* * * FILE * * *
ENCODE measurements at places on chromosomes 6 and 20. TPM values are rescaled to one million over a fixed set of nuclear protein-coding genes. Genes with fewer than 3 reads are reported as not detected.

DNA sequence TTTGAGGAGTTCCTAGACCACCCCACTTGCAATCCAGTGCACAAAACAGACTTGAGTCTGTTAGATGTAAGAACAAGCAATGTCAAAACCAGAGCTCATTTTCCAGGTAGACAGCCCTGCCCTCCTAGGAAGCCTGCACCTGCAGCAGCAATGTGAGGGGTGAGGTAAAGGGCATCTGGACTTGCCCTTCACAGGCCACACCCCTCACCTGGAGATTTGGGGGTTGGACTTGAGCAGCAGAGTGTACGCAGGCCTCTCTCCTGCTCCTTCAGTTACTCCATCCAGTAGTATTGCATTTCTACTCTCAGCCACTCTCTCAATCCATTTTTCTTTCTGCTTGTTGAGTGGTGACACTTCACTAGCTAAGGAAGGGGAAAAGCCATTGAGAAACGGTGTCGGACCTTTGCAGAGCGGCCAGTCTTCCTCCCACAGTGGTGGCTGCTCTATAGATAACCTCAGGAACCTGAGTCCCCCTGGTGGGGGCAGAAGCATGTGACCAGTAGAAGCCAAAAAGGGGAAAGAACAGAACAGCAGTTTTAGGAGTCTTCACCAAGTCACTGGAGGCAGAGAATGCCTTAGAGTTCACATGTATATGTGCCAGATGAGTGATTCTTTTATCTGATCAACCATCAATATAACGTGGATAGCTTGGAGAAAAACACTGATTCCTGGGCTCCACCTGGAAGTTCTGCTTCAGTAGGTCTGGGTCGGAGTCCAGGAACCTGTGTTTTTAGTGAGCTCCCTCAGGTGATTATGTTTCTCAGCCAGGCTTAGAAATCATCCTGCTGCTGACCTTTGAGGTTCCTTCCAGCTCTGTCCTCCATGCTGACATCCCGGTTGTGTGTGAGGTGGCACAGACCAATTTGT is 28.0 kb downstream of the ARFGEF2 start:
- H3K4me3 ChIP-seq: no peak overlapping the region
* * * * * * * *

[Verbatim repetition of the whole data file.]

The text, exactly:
ENCODE measurements at places on chromosomes 6 and 20. TPM values are rescaled to one million over a fixed set of nuclear protein-coding genes. Genes with fewer than 3 reads are reported as not detected.

DNA sequence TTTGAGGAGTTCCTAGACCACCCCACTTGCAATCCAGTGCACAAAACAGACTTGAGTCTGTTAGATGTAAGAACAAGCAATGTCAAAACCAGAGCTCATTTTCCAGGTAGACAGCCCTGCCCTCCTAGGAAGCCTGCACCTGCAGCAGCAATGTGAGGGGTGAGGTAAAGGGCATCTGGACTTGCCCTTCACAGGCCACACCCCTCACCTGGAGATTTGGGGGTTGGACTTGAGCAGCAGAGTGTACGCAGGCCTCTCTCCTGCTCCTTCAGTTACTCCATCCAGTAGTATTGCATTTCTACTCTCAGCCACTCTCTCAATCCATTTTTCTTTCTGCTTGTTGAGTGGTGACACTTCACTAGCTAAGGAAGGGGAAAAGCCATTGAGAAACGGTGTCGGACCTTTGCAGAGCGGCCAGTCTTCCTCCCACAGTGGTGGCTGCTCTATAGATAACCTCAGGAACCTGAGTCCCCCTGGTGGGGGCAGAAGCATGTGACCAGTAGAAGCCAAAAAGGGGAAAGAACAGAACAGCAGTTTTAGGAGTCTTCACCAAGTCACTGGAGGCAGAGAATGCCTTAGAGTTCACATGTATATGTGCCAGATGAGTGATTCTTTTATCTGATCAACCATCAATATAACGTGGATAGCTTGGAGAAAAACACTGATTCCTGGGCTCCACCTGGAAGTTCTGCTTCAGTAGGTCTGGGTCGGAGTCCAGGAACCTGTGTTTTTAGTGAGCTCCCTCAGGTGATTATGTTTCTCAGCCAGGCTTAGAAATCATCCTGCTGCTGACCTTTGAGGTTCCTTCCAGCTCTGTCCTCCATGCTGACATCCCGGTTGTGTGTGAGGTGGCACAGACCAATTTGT is 28.0 kb downstream of the ARFGEF2 start:
- H3K4me3 ChIP-seq: no peak overlapping the region